Four innovations developed within the framework of the ARtwin project, linked to digital space mapping, have been selected by the European Commission's Innovation Radar.
What applications are already developed?
ARtwin aims to provide the European Industry and Construction 4.0 ecosystem with a sovereign AR Cloud platform that meets their growing needs to increase productivity, improve product quality, as well as reduce time and cost. To this end, the concept developed in ARtwin is based on a system that is able to continuously maintain a digital twin as close to the real thing as possible, while providing seamless augmented reality services at a plant or construction site.
Currently, two experiments have been conducted in an industrial setting since March in the Siemens laboratory in Munich. The first aims to provide maintenance assistance to operators in the factory through AR. The second experiment makes it possible to plan the development of an assembly line by simulating and evaluating different configurations in augmented reality.
At the same time, an experiment led by Artefacto is planned for June on an Eiffage construction site. It will display in Augmented Reality the digital model of the building during the construction phase to detect possible defects during the work.
What is the major benefit of AR Cloud technology for manufacturers?
Today, massive adoption of AR technologies is only possible if the systems can work anywhere (not merely limited to a restricted environment), anytime and on any type of terminal, just like a smartphone. For AR devices to work anywhere, they must have this 3D mapping potentially on a "global" scale, indoors and outdoors, day and night, etc. Today, AR devices are not capable of hosting maps at the scale of a factory or construction site. Therefore, the only solution for mass adoption of Augmented Reality is to move this 3D mapping to the edge and to the cloud. Finally, without an AR Cloud platform that can run unified, interoperable 3D maps, I don't see how mass adoption of AR will be possible.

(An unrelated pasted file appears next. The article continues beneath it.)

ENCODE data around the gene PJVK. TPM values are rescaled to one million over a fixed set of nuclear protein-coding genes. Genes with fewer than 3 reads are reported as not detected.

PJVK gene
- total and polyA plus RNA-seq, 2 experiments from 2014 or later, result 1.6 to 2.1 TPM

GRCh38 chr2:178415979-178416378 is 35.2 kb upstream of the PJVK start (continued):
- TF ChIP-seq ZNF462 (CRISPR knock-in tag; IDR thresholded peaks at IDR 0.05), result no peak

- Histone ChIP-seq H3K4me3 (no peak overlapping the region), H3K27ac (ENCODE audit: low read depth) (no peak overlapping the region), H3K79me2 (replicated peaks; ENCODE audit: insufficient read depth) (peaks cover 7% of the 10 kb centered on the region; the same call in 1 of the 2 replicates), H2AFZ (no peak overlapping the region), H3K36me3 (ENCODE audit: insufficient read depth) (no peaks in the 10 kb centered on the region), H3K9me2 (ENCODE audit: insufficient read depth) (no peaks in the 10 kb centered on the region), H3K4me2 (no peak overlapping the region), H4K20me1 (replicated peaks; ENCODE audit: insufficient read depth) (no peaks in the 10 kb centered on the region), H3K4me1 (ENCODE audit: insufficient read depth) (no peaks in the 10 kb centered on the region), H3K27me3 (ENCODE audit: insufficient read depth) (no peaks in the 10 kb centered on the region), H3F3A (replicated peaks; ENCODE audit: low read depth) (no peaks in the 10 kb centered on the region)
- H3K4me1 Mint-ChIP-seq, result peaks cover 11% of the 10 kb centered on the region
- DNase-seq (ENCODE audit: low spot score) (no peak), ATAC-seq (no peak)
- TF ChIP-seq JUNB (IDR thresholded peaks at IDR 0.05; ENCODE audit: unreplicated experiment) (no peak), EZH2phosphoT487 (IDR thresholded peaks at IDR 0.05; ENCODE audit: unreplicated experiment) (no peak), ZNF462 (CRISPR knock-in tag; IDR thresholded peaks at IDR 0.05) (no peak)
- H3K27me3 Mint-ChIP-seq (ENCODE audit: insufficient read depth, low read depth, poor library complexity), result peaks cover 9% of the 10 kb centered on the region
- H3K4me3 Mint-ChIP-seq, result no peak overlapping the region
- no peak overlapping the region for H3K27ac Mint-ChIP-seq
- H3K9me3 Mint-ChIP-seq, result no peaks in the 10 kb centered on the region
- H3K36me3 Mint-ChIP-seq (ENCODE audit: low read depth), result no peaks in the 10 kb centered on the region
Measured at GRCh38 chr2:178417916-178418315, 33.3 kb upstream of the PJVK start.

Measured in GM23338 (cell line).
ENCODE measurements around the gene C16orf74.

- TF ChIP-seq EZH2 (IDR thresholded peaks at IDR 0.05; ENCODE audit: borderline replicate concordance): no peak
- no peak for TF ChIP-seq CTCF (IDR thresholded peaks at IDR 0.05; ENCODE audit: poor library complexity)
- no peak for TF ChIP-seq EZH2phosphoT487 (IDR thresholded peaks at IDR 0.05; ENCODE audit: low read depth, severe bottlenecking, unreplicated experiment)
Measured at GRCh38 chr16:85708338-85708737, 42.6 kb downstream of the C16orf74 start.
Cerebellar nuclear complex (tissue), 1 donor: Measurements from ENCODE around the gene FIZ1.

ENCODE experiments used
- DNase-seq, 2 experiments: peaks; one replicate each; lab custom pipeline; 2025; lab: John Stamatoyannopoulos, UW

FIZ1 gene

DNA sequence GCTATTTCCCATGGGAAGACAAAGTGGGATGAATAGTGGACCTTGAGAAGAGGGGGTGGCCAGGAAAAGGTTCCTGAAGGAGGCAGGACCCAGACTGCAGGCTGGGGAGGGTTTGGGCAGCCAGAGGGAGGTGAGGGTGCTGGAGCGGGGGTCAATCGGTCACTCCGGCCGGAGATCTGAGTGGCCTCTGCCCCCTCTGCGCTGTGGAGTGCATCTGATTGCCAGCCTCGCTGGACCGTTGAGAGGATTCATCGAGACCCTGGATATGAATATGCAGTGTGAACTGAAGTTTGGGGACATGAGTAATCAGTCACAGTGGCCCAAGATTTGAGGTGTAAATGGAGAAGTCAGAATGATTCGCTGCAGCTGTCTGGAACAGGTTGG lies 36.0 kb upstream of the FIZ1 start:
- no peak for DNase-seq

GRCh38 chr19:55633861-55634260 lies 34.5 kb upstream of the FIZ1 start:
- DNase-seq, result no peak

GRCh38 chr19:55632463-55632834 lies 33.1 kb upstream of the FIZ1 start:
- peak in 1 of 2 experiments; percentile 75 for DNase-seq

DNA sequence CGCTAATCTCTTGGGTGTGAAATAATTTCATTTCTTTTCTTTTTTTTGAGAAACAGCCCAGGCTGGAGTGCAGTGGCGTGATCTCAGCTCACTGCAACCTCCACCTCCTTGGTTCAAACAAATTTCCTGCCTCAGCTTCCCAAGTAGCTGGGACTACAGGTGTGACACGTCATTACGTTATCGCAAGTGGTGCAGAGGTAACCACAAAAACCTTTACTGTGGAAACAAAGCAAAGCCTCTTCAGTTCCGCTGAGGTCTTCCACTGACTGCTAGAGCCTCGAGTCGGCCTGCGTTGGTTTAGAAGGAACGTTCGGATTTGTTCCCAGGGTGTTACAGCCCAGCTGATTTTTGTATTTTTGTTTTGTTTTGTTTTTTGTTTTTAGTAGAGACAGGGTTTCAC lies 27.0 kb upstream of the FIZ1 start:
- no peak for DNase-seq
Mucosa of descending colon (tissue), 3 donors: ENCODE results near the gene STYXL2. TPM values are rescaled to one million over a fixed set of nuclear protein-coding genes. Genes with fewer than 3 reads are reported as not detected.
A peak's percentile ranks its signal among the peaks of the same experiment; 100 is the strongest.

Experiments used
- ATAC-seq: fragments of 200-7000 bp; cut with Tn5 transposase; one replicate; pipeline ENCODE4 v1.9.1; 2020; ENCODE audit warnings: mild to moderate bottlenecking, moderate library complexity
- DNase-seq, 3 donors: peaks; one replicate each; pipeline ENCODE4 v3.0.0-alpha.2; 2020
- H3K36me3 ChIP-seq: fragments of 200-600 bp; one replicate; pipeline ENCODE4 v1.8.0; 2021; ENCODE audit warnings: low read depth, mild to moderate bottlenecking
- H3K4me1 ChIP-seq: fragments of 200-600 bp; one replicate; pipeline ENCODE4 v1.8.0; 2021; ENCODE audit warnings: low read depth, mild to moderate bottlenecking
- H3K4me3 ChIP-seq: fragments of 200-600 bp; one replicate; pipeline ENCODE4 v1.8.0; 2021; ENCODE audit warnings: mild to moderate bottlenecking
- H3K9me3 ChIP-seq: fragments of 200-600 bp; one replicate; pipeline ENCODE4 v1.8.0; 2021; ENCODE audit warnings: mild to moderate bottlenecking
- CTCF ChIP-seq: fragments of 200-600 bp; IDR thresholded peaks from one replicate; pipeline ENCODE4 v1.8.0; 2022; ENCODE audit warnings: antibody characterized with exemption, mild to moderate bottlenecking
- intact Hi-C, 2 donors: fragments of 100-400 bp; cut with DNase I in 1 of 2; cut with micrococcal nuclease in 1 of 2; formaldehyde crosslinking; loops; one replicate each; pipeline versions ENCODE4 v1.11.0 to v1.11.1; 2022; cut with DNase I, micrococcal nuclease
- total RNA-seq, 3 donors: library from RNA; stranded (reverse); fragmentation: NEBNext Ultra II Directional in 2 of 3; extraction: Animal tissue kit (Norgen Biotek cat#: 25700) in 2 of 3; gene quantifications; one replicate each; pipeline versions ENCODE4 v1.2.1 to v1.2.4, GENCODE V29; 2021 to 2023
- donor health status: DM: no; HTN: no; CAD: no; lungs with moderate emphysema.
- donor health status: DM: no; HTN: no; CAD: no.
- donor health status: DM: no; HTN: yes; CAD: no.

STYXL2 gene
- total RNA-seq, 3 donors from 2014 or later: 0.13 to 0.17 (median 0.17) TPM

What other AR services for industry are you developing at b<>com?
In addition to these open-source developments allowing the deployment of an AR Cloud platform, we are developing high value-added technological ingredients at b<>com to allow the expansion of 3D location and reconstruction services. For example, we are conducting research into how to generate semantic 3D maps to not only improve their accuracy and location, but also allow them to be used for automated quality control and compliance purposes. Similarly, we are working on real-time analysis of the activity of users equipped with augmented reality terminals based on automatic learning approaches using the images acquired by the onboard cameras. Analyzing the user's activity will make it possible, for example, to display in augmented reality the right information at the right time with regard to the operator's needs, to verify compliance with assembly or maintenance procedures, or to capture an expert operator's knowledge in order to allow the creation of low-cost training content in augmented reality for more novice operators.